Master plans drawn up for Indian cities tend to focus only on land use, at the cost of ignoring issues like public transport, water and funding governance, speakers said at a seminar on urban planning in Bengaluru.
The controversial Bengaluru Draft Revised Master Plan 2031 was the focus of the meet termed ‘Smart urban planning for 21st century: Challenges and choices’, organized by Smart Cities India Foundation and Public Affairs Centre.
Union Minister of State for Housing and Urban Affairs Hardeep Singh Puri said Indian urban planners are stuck in the bullock-cart age. “This seems to be the case in Delhi at least, where the municipal corporation seems to be out of sync.”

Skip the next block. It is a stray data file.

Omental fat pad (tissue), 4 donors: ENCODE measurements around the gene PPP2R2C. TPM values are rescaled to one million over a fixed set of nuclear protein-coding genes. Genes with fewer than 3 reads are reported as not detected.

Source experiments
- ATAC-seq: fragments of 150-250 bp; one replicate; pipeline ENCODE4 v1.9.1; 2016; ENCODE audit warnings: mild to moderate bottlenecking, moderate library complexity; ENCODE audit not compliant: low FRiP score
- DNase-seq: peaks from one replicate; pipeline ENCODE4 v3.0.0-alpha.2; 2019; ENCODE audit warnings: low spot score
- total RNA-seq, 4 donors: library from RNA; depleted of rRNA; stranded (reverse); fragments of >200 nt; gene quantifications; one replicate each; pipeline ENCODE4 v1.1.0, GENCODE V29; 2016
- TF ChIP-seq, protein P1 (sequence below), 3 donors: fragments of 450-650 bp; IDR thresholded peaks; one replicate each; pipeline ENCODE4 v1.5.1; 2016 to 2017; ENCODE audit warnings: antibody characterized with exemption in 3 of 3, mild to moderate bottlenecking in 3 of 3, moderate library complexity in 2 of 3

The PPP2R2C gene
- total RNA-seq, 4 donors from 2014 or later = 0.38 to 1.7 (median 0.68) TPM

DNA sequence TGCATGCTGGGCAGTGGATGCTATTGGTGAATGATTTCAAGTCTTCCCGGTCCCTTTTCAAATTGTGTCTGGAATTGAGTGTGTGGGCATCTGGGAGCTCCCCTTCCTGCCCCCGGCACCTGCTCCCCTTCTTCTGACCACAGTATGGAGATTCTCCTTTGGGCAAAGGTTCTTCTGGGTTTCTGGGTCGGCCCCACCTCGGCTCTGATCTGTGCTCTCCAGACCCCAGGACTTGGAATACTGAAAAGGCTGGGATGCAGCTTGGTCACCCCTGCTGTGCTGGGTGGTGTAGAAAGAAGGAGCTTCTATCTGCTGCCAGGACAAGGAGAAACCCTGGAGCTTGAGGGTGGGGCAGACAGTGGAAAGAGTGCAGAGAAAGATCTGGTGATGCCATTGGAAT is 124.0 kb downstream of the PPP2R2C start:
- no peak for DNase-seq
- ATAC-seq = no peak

Unfortunately, masterplans emphasize too much on land use and don’t take other matters into account. The most developed cities have a strong public transport system and fewer private vehicles on roads. Also, local bodies should be able to raise funds themselves and not depend on the Centre or state, he said.
Outlining the features of Bengaluru’s draft master plan, Minister for Bengaluru Development and Town Planning Kelachandra Joseph George admitted the city needs to start identifying new sources of water. “It is impossible for one master plan to fix all problems, but we are hoping to solve as many as possible. However, it won’t be possible without the public’s support, and we will take your ideas into consideration,” he said.